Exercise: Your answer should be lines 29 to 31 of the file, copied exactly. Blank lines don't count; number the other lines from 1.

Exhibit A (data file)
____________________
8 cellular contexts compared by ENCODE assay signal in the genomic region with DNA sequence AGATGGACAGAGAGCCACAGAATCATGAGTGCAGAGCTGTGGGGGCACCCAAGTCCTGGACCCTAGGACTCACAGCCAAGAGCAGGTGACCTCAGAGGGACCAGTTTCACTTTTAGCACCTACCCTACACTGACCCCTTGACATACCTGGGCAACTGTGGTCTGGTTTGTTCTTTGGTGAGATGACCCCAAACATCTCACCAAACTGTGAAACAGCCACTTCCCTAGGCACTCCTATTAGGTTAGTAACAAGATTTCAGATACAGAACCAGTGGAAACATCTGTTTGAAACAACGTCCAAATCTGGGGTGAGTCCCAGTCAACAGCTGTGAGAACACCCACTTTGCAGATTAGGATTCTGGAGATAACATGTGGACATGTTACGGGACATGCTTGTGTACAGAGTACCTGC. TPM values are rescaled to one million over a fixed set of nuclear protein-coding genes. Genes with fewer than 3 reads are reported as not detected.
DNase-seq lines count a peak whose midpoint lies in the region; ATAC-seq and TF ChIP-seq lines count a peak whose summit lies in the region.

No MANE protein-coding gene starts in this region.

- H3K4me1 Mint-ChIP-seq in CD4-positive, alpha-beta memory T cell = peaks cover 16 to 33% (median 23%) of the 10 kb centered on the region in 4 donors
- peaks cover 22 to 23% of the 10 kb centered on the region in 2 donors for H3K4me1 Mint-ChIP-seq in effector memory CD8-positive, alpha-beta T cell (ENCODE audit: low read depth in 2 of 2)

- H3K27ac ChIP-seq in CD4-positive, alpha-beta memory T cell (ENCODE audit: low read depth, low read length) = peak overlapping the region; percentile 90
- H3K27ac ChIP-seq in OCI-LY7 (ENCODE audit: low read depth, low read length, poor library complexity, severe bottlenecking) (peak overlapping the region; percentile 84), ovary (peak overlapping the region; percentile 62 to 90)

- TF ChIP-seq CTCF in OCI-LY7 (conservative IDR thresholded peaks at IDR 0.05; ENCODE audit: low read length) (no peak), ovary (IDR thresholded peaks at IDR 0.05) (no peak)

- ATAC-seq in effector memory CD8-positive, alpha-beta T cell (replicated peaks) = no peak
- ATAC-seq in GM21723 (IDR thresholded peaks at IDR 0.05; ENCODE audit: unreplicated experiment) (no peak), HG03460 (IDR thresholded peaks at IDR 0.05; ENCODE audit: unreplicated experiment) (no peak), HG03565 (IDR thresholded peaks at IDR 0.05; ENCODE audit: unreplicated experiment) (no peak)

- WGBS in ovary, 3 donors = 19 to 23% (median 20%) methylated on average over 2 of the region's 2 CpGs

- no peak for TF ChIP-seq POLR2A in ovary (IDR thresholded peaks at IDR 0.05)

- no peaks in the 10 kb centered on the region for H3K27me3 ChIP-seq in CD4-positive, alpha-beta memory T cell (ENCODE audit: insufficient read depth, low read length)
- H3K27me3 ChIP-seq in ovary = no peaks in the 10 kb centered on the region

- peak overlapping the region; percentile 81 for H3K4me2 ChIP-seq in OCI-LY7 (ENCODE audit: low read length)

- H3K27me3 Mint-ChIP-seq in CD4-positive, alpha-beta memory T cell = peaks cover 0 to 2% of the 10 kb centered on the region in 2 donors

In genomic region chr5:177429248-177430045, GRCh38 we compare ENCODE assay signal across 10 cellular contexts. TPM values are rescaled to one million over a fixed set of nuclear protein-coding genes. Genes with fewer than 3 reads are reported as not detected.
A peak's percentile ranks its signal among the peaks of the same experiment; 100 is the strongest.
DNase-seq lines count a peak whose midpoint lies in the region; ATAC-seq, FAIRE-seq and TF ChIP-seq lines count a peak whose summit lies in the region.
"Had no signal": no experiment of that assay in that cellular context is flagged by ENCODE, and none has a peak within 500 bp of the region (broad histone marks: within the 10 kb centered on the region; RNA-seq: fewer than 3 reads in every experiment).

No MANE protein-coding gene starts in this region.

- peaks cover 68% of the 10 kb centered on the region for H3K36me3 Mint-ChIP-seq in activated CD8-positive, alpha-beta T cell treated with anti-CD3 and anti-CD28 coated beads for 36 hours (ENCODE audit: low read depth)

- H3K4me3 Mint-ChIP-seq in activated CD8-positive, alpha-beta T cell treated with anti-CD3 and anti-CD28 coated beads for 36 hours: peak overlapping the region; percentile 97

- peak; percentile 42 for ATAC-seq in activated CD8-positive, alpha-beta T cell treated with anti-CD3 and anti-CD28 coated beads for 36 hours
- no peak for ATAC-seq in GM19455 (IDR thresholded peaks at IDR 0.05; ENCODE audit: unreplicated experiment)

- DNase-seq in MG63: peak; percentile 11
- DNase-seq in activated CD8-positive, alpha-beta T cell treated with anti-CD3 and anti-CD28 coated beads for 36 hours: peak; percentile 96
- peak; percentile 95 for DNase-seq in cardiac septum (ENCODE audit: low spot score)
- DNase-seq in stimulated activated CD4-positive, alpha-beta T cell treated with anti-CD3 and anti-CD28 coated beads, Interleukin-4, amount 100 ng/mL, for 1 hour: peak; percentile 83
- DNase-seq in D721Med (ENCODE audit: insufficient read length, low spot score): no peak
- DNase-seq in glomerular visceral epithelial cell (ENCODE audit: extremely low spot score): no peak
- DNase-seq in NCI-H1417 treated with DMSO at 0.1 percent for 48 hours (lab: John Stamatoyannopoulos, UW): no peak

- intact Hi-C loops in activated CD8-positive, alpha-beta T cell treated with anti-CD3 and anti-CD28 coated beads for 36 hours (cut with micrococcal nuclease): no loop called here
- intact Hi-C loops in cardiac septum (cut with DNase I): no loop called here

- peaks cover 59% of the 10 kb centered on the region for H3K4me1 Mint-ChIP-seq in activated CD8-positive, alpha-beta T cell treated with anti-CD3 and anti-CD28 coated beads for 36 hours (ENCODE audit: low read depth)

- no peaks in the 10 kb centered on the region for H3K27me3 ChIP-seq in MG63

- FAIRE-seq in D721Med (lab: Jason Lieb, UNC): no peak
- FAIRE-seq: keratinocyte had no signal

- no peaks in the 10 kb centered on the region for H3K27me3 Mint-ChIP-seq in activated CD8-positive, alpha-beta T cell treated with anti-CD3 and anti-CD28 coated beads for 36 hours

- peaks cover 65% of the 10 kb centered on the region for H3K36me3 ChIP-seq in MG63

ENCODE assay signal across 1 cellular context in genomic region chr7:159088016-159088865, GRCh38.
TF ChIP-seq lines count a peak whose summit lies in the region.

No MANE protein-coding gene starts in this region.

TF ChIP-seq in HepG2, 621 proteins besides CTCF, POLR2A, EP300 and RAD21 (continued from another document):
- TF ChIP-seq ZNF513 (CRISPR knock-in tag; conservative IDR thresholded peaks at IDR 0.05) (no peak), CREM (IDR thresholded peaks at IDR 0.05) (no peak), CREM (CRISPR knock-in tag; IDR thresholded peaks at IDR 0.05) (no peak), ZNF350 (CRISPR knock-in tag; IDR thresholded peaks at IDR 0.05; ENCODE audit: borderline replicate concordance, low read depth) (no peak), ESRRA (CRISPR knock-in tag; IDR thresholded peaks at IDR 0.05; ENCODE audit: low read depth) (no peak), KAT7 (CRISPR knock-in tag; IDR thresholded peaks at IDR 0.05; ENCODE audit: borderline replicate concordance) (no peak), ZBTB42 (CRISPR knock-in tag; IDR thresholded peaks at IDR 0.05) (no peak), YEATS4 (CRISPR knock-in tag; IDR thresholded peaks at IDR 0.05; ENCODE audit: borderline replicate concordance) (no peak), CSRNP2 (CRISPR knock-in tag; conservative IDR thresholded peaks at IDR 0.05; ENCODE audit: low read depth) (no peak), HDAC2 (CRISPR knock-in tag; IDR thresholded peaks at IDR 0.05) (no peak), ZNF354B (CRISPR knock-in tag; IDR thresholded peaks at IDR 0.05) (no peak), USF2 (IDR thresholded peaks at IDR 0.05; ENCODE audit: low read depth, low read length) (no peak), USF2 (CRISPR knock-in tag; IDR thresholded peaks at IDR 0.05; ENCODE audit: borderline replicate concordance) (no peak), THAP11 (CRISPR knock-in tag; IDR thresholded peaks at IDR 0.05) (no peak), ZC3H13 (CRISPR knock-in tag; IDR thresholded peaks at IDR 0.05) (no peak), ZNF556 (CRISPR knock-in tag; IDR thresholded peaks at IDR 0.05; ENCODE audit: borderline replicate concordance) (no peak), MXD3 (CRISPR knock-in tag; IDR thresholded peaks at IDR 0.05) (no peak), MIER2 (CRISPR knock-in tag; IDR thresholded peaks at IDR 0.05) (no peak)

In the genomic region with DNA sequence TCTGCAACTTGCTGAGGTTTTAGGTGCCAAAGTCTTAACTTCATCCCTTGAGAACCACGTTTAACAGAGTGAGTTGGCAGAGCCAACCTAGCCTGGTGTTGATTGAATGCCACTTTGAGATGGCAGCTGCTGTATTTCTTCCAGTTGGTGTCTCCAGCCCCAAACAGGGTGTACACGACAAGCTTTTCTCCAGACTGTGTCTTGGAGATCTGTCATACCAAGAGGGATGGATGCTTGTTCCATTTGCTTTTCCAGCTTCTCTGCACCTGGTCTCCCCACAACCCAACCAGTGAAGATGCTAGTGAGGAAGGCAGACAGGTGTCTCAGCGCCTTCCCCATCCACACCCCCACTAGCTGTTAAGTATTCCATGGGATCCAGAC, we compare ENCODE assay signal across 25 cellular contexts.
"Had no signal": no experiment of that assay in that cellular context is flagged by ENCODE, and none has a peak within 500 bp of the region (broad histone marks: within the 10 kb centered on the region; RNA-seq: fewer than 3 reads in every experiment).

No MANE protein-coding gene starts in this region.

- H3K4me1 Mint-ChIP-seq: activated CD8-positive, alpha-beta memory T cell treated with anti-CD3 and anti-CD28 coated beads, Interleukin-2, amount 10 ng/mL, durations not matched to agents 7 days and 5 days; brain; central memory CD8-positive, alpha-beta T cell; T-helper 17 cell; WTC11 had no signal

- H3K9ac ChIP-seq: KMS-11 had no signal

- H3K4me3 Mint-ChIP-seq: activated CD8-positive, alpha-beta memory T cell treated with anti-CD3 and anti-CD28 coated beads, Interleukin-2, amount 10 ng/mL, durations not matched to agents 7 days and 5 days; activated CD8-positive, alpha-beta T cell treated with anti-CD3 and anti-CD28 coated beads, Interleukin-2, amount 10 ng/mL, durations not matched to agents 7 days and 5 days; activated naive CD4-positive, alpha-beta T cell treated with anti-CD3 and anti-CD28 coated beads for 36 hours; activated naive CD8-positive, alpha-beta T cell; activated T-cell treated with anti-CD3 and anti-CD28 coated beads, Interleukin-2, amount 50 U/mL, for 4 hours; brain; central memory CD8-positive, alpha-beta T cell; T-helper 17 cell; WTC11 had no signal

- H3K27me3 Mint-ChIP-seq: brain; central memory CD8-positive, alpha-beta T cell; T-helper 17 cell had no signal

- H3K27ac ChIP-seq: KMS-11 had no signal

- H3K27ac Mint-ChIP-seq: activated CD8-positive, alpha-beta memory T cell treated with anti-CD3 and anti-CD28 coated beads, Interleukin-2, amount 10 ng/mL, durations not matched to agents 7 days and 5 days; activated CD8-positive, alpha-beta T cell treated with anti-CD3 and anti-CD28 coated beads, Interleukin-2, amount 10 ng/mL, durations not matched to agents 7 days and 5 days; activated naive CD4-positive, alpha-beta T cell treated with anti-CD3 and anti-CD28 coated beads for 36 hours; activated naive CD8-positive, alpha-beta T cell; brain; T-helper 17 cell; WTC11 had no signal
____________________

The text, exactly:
- DNase-seq in stimulated activated CD4-positive, alpha-beta T cell treated with anti-CD3 and anti-CD28 coated beads, Interleukin-4, amount 100 ng/mL, for 1 hour: peak; percentile 83
- DNase-seq in D721Med (ENCODE audit: insufficient read length, low spot score): no peak
- DNase-seq in glomerular visceral epithelial cell (ENCODE audit: extremely low spot score): no peak